Saturday, May 24, 2008

Revival Of The Western?

"I discovered the Western was dead when I visited a junk shop looking down at a collection of model cowboys and Indians," writes Mark Mordue in Dead Men Walking , an essay for British magazine Frieze.
"Although its residual influence remains today in everything from a pair of boots to a Ryan Adams song, until recently it seemed that the Western had all but faded from our cinema and television screens, and had become as archaic as the history it once so vitally envisioned," Mordue adds. Does the success of recent movies such as No Country for Old Men, 3:10 To Yuma or The Assassination of Jessie James herald the return of the genre?

Mordue retraces the myth and history of the Western -- how it "began dreaming itself into life when the American frontier first opened up;" how it parallels American history; and its eventual demise following Heaven's Gate's undeserved flop in 1980. "In many ways Western cinema has been a continuation of [the] tension between a vision quest and American ideals of manifest destiny," writes Mordue. And a reflection of the "near-mystical power of the horse and the gun" -- which continues to this day.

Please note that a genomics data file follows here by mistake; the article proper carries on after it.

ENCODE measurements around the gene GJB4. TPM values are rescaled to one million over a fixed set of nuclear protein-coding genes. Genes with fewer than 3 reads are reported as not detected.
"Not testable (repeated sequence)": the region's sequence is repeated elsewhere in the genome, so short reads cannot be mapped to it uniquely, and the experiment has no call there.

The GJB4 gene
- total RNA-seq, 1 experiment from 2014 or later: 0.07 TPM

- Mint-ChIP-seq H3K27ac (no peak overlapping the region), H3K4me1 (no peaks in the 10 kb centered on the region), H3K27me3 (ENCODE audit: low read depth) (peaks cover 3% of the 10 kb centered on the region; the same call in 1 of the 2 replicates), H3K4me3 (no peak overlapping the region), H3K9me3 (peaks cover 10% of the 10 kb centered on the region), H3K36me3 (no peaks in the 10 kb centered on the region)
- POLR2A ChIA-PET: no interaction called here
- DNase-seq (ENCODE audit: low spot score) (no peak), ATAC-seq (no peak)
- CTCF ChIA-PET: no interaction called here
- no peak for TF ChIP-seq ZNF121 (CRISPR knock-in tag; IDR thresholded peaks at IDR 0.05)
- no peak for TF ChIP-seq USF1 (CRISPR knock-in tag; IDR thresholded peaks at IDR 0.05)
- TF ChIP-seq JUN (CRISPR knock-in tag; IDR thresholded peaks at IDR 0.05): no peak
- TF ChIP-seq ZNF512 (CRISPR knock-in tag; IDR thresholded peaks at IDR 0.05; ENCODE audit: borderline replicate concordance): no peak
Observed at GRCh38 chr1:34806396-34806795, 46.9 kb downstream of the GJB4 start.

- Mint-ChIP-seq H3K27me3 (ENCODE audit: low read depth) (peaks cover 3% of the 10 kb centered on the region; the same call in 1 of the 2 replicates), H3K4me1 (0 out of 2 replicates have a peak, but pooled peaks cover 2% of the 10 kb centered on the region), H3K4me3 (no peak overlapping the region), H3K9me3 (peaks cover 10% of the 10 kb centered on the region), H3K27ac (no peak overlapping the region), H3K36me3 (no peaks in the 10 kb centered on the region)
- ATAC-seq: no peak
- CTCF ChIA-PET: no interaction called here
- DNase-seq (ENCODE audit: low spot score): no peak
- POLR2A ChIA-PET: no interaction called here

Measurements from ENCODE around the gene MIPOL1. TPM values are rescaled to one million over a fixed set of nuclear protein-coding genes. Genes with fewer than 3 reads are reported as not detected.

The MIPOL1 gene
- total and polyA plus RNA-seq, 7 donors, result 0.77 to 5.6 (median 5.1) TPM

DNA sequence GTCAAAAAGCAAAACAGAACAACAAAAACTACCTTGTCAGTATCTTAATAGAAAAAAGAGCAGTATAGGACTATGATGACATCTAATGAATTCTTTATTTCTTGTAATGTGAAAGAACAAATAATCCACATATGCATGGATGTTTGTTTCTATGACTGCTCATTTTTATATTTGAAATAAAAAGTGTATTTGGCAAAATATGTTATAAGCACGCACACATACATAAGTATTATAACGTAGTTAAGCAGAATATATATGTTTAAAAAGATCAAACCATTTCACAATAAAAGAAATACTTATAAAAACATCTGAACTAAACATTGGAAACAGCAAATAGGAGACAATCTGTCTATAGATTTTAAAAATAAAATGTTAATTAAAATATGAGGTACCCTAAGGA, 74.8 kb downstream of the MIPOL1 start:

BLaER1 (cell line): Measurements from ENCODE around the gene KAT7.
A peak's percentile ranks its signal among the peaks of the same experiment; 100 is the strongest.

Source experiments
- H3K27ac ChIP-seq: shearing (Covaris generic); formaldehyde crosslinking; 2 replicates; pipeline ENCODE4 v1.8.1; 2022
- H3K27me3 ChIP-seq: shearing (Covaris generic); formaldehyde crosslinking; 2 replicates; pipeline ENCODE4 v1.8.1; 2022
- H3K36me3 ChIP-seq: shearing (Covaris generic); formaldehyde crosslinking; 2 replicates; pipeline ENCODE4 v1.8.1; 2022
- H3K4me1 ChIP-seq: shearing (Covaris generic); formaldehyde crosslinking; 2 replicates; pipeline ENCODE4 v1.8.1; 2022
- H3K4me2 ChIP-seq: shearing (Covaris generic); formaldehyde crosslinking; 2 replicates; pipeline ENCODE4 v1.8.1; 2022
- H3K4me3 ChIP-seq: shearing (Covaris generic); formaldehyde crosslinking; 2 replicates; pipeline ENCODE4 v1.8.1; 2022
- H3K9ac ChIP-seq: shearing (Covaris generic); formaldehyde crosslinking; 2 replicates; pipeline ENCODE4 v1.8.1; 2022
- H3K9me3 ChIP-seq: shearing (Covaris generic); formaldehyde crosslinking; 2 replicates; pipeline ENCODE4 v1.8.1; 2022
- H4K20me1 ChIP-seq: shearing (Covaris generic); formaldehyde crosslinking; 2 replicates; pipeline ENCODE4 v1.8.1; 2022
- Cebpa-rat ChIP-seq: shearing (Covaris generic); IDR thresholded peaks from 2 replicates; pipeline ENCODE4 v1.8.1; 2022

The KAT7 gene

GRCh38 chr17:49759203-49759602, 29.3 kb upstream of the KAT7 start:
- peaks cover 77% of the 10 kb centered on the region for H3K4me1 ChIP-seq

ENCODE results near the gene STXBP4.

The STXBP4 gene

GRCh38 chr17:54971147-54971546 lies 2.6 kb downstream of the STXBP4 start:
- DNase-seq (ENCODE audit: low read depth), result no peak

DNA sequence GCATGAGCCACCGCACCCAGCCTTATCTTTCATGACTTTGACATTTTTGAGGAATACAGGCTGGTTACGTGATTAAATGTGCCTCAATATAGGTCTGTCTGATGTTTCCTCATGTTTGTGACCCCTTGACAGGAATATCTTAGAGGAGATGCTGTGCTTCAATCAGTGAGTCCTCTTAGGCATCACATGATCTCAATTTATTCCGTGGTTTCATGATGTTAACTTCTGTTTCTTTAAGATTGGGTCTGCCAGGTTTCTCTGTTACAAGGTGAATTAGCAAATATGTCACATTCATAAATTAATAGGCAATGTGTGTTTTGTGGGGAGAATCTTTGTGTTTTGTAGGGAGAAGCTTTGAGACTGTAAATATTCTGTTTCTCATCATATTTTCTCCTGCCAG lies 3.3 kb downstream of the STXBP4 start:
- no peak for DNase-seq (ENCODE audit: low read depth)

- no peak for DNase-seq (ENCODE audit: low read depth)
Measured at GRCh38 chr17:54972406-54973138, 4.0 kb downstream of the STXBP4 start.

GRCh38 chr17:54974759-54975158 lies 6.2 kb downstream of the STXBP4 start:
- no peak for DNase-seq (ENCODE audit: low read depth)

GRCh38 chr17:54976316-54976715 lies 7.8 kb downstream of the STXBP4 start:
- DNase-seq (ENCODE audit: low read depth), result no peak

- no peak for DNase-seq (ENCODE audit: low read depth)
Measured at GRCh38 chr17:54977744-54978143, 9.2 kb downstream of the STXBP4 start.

An excellent, educating read. Draft of the story on Mark Mordue's blog, which is definitely worth the detour.
photo LA Frog